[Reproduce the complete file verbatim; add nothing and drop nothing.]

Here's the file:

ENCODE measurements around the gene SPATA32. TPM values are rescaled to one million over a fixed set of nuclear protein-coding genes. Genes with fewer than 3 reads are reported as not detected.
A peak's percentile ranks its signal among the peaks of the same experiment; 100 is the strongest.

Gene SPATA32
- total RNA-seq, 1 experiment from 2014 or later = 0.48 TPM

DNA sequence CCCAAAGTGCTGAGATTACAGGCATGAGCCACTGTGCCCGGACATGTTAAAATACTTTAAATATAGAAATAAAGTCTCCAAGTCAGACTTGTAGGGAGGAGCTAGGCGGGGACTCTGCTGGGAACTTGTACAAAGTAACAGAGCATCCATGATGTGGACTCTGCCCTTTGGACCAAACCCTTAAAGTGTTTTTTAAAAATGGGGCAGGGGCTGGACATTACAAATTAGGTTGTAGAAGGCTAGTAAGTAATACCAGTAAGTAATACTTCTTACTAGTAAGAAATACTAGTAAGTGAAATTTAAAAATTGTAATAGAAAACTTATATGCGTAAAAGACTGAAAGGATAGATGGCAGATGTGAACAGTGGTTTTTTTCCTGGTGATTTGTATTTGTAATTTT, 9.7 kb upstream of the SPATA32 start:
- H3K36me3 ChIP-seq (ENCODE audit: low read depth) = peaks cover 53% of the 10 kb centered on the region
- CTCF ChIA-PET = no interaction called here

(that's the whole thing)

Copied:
ENCODE measurements around the gene SPATA32. TPM values are rescaled to one million over a fixed set of nuclear protein-coding genes. Genes with fewer than 3 reads are reported as not detected.
A peak's percentile ranks its signal among the peaks of the same experiment; 100 is the strongest.

Gene SPATA32
- total RNA-seq, 1 experiment from 2014 or later = 0.48 TPM

DNA sequence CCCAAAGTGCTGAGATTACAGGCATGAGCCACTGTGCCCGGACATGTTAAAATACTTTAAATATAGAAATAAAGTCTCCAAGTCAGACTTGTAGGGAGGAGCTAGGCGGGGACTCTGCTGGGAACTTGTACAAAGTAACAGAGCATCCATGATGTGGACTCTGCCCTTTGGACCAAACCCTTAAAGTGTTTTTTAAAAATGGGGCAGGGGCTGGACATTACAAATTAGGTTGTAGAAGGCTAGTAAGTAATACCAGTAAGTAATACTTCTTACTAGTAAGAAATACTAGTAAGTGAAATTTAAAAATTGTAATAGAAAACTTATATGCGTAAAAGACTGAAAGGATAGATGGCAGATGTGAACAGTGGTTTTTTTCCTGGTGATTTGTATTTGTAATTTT, 9.7 kb upstream of the SPATA32 start:
- H3K36me3 ChIP-seq (ENCODE audit: low read depth) = peaks cover 53% of the 10 kb centered on the region
- CTCF ChIA-PET = no interaction called here